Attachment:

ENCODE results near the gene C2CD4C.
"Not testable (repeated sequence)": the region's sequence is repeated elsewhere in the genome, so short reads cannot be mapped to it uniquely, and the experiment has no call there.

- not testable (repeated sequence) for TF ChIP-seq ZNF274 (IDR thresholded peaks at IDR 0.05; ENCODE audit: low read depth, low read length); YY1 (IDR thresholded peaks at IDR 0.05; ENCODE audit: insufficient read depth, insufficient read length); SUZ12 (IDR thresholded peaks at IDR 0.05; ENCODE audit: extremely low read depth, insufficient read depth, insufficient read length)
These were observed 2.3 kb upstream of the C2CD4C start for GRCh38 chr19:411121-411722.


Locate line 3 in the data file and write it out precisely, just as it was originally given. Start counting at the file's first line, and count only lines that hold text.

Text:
- not testable (repeated sequence) for TF ChIP-seq ZNF274 (IDR thresholded peaks at IDR 0.05; ENCODE audit: low read depth, low read length); YY1 (IDR thresholded peaks at IDR 0.05; ENCODE audit: insufficient read depth, insufficient read length); SUZ12 (IDR thresholded peaks at IDR 0.05; ENCODE audit: extremely low read depth, insufficient read depth, insufficient read length)